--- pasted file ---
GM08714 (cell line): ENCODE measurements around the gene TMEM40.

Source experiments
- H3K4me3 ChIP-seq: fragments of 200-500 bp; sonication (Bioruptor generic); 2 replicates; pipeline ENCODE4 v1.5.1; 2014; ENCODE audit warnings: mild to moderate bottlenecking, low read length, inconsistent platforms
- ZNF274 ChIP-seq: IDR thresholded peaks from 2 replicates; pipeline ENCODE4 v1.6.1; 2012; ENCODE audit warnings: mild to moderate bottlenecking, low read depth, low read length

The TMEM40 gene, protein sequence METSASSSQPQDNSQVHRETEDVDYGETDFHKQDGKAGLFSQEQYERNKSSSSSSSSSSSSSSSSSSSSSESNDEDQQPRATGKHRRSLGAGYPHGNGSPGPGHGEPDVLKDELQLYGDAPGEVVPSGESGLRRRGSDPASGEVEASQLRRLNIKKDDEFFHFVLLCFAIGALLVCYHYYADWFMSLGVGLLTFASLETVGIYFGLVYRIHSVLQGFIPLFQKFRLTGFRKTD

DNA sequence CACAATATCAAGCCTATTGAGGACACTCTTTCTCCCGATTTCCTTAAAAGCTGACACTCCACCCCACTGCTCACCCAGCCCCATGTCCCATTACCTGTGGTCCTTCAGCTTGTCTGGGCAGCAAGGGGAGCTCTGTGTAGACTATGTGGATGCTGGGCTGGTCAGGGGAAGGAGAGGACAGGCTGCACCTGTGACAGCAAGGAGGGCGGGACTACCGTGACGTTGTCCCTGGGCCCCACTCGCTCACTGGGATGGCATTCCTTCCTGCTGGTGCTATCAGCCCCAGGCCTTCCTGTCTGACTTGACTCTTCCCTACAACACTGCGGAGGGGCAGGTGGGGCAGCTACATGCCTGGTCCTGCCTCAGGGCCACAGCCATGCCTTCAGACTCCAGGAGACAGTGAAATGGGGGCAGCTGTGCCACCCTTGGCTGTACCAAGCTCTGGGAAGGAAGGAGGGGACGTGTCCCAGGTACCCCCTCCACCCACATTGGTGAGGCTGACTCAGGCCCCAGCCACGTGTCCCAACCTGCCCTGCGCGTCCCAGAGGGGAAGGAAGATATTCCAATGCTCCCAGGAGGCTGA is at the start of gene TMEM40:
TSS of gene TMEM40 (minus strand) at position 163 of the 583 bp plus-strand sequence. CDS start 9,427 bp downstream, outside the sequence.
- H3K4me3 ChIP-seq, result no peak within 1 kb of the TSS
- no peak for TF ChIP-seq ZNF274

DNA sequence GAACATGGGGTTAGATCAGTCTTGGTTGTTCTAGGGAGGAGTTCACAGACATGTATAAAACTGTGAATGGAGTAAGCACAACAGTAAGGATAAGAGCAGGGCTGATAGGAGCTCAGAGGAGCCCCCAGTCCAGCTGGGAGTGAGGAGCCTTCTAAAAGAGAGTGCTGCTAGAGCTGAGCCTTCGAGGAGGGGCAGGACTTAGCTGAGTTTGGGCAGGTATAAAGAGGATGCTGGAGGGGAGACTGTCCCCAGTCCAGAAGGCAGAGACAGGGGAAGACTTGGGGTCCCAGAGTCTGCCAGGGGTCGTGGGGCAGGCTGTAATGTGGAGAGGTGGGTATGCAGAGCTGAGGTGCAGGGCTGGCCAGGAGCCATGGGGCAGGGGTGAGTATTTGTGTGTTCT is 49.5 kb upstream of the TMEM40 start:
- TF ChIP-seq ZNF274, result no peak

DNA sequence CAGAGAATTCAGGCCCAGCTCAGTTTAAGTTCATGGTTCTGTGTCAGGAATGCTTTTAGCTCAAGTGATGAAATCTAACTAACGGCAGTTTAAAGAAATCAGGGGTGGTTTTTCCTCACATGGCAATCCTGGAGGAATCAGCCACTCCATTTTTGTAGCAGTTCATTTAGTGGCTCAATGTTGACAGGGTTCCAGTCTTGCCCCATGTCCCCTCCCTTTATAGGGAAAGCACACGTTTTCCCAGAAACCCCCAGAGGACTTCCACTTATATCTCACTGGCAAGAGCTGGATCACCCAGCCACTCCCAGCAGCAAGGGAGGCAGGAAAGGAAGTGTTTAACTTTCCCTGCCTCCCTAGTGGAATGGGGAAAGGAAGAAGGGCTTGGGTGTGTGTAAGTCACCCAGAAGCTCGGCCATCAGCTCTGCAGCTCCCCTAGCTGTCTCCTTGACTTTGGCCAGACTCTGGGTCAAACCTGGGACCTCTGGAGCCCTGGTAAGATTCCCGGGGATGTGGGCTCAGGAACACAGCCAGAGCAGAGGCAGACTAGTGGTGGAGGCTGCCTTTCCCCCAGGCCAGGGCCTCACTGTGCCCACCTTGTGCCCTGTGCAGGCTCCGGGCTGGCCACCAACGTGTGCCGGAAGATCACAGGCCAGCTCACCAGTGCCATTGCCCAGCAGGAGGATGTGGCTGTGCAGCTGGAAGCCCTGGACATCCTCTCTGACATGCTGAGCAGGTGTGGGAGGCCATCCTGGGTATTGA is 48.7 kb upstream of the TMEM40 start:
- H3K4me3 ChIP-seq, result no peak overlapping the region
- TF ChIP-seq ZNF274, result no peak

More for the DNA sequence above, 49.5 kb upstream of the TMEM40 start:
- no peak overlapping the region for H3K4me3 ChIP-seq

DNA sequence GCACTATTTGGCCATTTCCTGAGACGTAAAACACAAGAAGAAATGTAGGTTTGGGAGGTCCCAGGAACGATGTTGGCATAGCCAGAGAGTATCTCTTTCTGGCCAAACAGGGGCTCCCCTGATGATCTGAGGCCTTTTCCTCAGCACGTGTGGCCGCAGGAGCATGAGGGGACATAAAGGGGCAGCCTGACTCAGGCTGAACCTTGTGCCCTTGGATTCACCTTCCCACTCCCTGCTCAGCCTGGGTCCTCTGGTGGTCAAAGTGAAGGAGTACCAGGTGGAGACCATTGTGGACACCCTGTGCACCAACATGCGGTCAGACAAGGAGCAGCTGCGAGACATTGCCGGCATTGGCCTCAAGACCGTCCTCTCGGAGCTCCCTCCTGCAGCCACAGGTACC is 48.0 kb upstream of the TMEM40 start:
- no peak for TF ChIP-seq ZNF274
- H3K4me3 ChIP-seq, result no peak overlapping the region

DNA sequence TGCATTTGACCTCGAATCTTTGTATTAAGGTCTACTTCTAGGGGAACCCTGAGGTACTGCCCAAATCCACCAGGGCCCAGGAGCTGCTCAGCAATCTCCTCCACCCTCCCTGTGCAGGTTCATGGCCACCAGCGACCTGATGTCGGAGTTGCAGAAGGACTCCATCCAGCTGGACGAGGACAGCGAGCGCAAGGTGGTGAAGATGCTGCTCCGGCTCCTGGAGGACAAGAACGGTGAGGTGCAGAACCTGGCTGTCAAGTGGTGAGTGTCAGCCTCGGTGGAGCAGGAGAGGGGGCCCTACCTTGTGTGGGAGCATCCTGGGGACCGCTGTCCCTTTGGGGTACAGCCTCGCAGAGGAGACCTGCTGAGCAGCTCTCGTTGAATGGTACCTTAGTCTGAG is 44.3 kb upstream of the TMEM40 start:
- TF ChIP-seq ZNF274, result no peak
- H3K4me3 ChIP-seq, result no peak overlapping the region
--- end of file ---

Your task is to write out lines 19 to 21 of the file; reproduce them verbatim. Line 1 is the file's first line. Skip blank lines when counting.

- H3K4me3 ChIP-seq, result no peak overlapping the region

DNA sequence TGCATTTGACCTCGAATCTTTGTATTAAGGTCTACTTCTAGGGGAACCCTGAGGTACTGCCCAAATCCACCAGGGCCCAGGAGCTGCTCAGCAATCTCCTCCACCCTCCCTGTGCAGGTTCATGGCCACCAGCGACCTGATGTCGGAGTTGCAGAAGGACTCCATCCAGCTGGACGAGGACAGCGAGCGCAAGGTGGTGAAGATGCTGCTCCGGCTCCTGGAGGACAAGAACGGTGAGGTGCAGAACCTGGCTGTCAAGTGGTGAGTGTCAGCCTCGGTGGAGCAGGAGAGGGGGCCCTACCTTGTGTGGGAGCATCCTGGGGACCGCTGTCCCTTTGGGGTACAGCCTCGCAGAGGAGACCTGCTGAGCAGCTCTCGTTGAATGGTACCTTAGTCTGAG is 44.3 kb upstream of the TMEM40 start:
- TF ChIP-seq ZNF274, result no peak